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Welcome to Nerja,  Andalucia, Southern Spain.

Easter 1999

Easter time was upon us again so we decided to spend this holiday in Nerja, Andalusia, Southern Spain. We would be staying in an apartment at the Capistrano complex which turned out to be just outside the town.


It was very beautiful as it was perched up high and had spectacular views of the water gardens and promenade below. I was convinced you could see half way to Africa from here. This is the actual view from our balcony.

There was also a small swimming complex further up the hill and a great restaurant which held Flamenco shows once a week. Here is one of the dancers. It was a great base from which to explore this area of Espana. 

The apartment was spacious and well kept and the grounds at the complex were very clean and pretty. There was a stepped walk down to the beach area and as you walked you passed small water features and a large pool with frogs, small turtles and various lizards sunning themselves. Here is a 'sun-lounger lizard' sunning himself!

Small turtle climbing out of the pond to catch some rays.

Here is someone else 'lounging'. Jazka poses in front of the water gardens and apartment complex. It really was a beautiful place, built just like a traditional 'pueblo blanco', white village.

There were some really beautiful lily pads floating in the pool complete with flowers.

There is a lot to do and see in this part of Spain and we decided to try a local attraction called Cuevas de Nerja, an underground limestone cave complex close by in the village of Maro. These caves are situated between the sea and the lower slopes of the Sierra Almijara. 

Here is  Jazka descending into the first chamber.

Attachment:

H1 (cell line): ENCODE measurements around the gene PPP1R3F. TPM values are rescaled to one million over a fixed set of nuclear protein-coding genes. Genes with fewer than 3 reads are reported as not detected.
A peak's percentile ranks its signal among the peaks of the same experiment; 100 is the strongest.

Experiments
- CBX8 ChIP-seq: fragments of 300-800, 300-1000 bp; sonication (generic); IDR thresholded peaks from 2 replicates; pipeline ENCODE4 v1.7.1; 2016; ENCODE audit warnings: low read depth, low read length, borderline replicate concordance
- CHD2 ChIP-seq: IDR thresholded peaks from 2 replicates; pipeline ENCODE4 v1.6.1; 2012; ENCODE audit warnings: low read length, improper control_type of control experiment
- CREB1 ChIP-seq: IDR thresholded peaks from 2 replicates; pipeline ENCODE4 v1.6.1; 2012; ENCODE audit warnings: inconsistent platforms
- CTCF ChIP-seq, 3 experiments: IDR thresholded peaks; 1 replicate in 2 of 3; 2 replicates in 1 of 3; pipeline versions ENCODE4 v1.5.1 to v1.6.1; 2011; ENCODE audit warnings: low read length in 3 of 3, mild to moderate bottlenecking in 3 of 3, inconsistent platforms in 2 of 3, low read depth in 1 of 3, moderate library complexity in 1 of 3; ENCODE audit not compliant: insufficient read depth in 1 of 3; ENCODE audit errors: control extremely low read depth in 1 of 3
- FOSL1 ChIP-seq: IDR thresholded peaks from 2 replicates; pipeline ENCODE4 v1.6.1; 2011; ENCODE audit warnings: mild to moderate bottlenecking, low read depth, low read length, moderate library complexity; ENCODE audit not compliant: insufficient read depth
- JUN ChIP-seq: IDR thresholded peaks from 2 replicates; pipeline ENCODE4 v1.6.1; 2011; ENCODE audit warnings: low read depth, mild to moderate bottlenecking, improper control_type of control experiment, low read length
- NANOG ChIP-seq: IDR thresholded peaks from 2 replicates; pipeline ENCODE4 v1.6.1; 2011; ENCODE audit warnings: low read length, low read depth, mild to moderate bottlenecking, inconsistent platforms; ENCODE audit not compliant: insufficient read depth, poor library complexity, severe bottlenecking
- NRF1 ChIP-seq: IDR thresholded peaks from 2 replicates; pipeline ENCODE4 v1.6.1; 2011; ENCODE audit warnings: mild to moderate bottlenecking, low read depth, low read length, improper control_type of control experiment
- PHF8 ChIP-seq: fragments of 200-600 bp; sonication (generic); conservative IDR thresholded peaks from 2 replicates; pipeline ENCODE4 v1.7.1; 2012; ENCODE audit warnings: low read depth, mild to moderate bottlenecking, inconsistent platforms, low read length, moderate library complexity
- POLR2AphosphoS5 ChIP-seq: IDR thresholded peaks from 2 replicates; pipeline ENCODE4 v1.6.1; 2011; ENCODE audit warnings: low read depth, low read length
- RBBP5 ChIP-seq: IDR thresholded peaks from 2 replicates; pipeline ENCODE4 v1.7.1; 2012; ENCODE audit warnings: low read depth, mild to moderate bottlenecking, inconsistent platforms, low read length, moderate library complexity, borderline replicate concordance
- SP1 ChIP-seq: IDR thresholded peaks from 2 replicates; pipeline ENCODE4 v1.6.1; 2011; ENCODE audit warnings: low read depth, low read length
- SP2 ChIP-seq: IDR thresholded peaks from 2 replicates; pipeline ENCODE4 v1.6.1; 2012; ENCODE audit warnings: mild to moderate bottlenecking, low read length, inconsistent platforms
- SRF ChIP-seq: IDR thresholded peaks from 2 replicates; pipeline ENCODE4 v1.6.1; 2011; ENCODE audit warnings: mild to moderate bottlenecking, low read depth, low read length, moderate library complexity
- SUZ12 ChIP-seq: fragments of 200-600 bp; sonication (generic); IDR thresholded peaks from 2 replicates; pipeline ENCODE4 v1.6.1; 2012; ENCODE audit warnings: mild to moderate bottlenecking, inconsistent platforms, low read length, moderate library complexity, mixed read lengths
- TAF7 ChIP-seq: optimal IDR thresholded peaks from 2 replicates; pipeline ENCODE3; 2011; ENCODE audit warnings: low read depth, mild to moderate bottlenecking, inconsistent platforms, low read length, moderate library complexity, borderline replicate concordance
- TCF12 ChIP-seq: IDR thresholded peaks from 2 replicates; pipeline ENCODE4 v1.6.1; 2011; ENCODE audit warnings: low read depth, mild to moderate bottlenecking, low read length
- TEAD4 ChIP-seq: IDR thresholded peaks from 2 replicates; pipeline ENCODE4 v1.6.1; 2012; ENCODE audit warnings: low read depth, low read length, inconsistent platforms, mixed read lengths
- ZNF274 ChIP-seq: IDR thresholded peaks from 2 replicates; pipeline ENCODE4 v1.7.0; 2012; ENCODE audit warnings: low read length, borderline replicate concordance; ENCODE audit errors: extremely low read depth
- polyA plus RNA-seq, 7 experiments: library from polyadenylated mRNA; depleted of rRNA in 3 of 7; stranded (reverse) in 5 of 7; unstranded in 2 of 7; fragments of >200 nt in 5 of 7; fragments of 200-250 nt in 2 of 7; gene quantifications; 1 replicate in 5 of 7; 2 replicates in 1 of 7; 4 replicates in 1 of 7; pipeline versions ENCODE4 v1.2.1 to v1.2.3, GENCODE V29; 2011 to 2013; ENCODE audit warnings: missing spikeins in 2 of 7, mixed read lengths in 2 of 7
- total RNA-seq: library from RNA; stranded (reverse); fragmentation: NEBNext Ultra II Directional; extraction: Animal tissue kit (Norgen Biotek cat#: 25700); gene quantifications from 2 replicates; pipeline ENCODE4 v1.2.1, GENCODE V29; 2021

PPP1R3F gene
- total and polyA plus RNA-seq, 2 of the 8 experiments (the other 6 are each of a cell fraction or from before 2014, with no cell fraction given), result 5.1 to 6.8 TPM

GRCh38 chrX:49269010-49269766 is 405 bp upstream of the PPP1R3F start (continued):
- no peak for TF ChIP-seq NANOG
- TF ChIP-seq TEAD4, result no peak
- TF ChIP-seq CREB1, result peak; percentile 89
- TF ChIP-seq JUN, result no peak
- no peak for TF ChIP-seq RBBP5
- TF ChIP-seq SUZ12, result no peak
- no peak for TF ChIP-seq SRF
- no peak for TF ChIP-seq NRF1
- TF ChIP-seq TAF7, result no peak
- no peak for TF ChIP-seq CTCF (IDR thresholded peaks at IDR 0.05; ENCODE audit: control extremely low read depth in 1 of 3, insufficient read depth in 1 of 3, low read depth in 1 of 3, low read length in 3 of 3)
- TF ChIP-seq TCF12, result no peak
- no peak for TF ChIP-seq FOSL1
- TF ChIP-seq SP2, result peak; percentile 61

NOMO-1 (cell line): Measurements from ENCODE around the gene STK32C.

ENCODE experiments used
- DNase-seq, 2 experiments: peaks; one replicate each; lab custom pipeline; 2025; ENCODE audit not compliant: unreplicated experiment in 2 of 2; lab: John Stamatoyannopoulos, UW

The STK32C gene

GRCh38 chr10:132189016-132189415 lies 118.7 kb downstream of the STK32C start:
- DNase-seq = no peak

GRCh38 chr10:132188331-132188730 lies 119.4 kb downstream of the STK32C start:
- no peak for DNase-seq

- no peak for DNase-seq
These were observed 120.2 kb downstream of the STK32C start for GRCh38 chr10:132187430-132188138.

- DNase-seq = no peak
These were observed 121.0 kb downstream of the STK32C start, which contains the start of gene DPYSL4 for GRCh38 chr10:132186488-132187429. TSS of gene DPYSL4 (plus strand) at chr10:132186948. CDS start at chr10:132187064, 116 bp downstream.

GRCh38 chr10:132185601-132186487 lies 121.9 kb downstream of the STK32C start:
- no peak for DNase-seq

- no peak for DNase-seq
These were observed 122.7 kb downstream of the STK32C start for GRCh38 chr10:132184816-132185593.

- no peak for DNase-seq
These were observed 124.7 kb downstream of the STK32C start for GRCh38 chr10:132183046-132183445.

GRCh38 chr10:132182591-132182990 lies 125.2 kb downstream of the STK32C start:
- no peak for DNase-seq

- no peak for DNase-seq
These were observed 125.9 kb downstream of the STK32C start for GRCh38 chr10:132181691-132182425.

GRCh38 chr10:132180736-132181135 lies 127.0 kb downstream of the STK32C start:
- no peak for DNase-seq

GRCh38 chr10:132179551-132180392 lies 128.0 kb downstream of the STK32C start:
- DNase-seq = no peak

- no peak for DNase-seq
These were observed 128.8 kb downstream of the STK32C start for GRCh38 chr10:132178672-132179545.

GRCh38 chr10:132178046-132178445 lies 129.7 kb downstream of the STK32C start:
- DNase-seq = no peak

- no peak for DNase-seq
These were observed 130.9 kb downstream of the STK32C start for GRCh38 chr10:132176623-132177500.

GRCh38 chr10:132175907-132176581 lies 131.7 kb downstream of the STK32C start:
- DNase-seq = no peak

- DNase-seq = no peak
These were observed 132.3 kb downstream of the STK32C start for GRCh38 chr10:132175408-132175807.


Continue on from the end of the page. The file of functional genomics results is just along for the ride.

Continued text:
These caves were only discovered in 1959 but to my mind they are the best I have ever visited. They are enormous and many of the chambers have not yet been opened to the public. They estimate that the area that is actually open at present is only one third of the total cave expanse and what is open is very impressive I can tell you.

The caves also have  archaeological remains like this rock painting. It shows a stag with a very prominent mark on its back. This painting leads to the Upper Galleries which were in use here at the time of  Paleolithic Man.

This skeleton fascinated the twins. It was in the entrance cave in a glass coffin. I think they have dated it as belonging to the Iron Age.

Here are three examples found in Cuevas de Nerja. The twins thought the one looking like Pinocchio was great!

El Castillo

Gran Columna


This really is a must if you are down in Southern Spain. They sometimes hold concerts here so look in the local papers for forthcoming attractions next time you are passing.

They have a great outdoor balcony cafe where you can see much of the countryside around the site. It is also nice to sit in the sun after walking around those cold caves. Robyn and I enjoy the view while discussing our next plan of action...........swimming and sunning methinks!

Robyn snaps.........

I smile...........

Jazka enjoys the sun.........

Another 'must see' is the Alhambra Palace in Granada. This was the view looking up to the palace. It was fantastic.